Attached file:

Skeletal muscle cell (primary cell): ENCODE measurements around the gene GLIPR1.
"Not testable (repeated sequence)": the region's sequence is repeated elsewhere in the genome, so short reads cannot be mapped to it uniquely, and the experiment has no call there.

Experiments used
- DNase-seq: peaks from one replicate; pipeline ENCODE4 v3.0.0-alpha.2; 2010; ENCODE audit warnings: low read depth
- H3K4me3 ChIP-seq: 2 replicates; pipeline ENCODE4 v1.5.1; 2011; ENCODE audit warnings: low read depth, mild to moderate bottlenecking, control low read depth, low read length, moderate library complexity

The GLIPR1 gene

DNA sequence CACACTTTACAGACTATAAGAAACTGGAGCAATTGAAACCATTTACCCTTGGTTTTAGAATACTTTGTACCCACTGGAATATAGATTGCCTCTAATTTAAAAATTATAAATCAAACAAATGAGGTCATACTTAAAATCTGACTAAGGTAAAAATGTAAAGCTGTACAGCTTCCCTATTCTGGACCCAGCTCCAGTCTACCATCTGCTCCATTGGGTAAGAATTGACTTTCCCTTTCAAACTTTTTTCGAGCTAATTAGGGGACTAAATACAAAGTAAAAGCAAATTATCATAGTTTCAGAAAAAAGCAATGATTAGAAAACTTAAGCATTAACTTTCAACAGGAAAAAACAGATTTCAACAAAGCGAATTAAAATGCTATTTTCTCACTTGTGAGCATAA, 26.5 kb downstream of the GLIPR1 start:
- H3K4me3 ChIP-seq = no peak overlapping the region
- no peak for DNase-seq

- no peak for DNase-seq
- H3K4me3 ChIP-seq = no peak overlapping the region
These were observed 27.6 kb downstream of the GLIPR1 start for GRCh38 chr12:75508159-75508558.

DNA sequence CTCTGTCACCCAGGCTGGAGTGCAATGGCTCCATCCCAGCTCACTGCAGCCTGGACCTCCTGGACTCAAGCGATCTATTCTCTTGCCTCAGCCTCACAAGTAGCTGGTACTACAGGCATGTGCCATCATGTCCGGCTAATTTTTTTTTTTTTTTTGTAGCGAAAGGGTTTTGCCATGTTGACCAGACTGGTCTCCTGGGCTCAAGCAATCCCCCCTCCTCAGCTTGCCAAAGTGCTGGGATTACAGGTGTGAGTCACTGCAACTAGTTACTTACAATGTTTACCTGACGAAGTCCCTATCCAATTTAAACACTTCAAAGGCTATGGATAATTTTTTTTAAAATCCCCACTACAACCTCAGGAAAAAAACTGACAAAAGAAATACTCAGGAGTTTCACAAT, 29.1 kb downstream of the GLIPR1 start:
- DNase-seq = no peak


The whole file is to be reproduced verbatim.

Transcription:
Skeletal muscle cell (primary cell): ENCODE measurements around the gene GLIPR1.
"Not testable (repeated sequence)": the region's sequence is repeated elsewhere in the genome, so short reads cannot be mapped to it uniquely, and the experiment has no call there.

Experiments used
- DNase-seq: peaks from one replicate; pipeline ENCODE4 v3.0.0-alpha.2; 2010; ENCODE audit warnings: low read depth
- H3K4me3 ChIP-seq: 2 replicates; pipeline ENCODE4 v1.5.1; 2011; ENCODE audit warnings: low read depth, mild to moderate bottlenecking, control low read depth, low read length, moderate library complexity

The GLIPR1 gene

DNA sequence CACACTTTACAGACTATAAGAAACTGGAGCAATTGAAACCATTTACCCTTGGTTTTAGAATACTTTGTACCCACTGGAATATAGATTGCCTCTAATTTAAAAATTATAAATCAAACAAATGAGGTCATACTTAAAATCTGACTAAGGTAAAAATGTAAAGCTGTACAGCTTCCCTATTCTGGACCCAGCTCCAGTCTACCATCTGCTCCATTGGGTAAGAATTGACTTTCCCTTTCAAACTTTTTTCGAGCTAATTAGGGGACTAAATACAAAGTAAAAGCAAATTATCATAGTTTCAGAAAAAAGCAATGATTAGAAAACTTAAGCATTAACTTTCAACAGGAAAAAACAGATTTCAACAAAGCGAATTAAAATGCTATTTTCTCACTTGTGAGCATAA, 26.5 kb downstream of the GLIPR1 start:
- H3K4me3 ChIP-seq = no peak overlapping the region
- no peak for DNase-seq

- no peak for DNase-seq
- H3K4me3 ChIP-seq = no peak overlapping the region
These were observed 27.6 kb downstream of the GLIPR1 start for GRCh38 chr12:75508159-75508558.

DNA sequence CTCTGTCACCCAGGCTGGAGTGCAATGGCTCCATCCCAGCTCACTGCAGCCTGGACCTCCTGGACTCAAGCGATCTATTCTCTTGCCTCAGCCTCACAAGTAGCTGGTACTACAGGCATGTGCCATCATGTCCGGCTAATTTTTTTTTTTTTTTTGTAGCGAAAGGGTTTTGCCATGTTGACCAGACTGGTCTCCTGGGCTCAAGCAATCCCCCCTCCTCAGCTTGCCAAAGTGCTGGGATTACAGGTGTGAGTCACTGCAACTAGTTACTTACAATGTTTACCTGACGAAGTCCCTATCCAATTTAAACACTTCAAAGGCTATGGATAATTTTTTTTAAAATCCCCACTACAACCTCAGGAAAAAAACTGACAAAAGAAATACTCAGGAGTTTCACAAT, 29.1 kb downstream of the GLIPR1 start:
- DNase-seq = no peak